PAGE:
In many hospitals across the world, if you don’t pay up, you won’t be allowed to go home. Patients are detained long after they should be medically discharged until they are able to foot their bills.
In most hospitals in Africa, security guards and sometimes locked doors are used to illegally detain patients who have bills pending. And in some instances, not even the death of these patients can secure their release as hospital morgues hold their bodies until families can settle their bills.
Zeal Akaraiwai, a financial consultant in his 40s, has intervened by footing the bills of stranded patients in selected hospitals in Nigeria.
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According to a report by the BBC, the Nigerian philanthropist visits hospitals and interacts with authorities at the facility to inquire about those who are well but cannot go home because of bills.
He secretly settles the bills, as he does not disclose to patients that their bills are about to be paid; he does not want to be thanked and would not even want to stay in touch with any patient he helps to release.
On one of such visits to a hospital, Akaraiwai met a patient who had been shot and was now with a heavily bandaged thigh. The patient, at that moment, was thinking of how to foot his hospital bills and was hoping to receive a miracle.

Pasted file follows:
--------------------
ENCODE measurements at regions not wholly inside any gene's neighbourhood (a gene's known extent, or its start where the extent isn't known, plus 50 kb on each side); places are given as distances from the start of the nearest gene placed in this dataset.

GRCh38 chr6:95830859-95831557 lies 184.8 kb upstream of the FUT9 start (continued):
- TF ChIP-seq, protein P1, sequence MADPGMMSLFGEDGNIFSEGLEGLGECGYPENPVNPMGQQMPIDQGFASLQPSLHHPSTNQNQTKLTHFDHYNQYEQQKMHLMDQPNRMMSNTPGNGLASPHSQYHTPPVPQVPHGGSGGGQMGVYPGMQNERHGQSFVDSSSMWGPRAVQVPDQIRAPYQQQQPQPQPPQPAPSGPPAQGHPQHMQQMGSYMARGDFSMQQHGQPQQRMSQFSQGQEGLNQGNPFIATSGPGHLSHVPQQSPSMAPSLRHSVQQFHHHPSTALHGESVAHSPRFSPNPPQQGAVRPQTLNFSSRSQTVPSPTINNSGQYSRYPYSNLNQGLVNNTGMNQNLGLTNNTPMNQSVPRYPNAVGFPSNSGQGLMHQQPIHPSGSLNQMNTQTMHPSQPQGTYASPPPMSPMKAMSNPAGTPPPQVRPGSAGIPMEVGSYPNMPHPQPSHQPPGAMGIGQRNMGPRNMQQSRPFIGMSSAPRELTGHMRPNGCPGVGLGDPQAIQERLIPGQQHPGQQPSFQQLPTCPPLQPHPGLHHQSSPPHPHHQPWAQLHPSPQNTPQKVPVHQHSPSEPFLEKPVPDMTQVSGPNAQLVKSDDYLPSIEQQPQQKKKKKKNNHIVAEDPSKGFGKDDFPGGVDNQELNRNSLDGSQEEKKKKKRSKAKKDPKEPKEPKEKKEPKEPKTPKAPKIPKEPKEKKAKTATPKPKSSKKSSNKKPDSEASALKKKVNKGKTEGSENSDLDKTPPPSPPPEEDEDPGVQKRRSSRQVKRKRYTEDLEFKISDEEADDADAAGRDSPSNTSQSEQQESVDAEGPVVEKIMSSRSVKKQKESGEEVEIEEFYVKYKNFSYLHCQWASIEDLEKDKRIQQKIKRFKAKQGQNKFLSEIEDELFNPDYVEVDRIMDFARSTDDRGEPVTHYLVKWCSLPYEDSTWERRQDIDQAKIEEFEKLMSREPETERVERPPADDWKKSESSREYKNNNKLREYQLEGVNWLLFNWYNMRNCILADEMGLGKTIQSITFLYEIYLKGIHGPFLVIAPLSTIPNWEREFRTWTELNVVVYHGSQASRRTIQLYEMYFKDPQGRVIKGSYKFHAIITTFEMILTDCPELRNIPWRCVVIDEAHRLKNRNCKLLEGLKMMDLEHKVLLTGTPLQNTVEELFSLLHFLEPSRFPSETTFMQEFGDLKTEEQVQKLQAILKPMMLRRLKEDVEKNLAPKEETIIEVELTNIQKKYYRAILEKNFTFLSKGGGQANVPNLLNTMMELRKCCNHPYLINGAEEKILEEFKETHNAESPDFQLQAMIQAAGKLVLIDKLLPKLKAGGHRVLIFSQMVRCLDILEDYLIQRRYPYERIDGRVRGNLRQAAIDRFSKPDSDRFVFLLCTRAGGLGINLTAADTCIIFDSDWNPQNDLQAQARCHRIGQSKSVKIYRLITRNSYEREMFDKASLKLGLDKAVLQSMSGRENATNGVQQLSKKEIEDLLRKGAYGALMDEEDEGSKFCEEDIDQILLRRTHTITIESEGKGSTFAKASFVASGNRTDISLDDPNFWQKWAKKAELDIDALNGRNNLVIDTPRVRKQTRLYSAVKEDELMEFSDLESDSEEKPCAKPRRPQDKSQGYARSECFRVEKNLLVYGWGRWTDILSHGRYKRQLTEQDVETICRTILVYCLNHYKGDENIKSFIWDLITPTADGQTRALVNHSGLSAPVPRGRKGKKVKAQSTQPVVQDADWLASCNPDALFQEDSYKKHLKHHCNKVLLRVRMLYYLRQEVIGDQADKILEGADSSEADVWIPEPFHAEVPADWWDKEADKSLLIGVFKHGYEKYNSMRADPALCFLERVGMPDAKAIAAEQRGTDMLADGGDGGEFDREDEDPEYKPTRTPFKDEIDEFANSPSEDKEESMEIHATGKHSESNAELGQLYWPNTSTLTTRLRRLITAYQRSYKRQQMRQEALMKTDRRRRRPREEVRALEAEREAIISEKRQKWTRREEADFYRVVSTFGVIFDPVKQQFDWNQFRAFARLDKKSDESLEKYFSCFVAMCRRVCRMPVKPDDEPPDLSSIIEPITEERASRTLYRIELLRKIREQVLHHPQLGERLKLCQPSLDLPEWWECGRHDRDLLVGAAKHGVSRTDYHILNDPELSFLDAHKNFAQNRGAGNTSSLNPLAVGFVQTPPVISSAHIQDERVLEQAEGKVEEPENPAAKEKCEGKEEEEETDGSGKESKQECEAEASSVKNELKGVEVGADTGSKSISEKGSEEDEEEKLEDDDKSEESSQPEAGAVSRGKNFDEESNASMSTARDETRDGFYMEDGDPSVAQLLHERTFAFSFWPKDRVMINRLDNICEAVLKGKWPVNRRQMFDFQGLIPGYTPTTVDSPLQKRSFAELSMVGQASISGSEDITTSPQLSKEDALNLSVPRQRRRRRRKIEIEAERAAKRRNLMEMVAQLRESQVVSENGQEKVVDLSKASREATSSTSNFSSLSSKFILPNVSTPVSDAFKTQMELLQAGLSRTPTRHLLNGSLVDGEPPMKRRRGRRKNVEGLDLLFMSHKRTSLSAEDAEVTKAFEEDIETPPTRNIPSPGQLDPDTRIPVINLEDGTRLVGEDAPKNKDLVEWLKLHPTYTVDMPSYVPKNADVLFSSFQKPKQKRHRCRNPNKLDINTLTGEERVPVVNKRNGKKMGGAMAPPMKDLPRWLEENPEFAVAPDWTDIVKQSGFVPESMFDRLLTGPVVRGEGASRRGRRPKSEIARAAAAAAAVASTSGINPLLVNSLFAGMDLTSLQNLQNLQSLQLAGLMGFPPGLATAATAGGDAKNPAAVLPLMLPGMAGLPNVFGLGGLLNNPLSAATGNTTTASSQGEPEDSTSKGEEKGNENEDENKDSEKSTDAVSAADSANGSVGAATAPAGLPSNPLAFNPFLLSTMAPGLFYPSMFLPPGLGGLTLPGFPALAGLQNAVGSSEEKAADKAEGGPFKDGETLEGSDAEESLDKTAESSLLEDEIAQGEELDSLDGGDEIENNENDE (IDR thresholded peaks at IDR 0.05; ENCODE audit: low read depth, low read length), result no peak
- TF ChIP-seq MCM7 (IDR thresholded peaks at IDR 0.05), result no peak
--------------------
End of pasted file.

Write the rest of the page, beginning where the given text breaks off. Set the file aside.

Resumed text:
Akaraiwai, after having a chat with the patient without disclosing who he was and his mission, paid the man’s $250 bill – without his knowledge.
Although the philanthropist wouldn’t want to be thanked, he told the BBC that there was one thing he would like in return: “that one day they might tell a story about him: the story of how when they were in hospital, an angel came, paid their bill and left.”
Akaraiwai has so far met people who have been compelled to stay on the ward for six – or eight – weeks after they have been discharged, the report added
He is rescuing such stranded patients under the “Angel Project”, which often receives money from friends and family. What Akaraiwai does is to keep receipts in a black book, which would also contain the details of the patients whose bills he has paid
The Angel Project does not cater to people with ongoing, serious conditions but those who are far better and ready to go home. Akaraiwai is, sometimes, forced to deviate from the rules of the project, he said, while recounting the support he gave to a woman who bled for 11 months because she had to undergo a hysterectomy.
Akaraiwai paid $400 for her operation and during his recent visit to a public hospital, he also footed the bill of a patient who needed a leg ulcer operation and a 10-year-old girl who needed further intestinal surgery.
The philanthropist, who is saddened about the situation of such stranded patients, chastised the government over the development.
“The mere fact an individual, like me, has to go into a hospital to pay the bills of people who are stranded speaks volumes about the injustice in the system,” he said.
“There’s no reason why we cannot have proper health insurance. We have clever people who can think of schemes that can work.”
“Every week I see the impact of not having compulsory health insurance, and people die. So where do you want to put the price of
Meanwhile, for the wealthy philanthropist,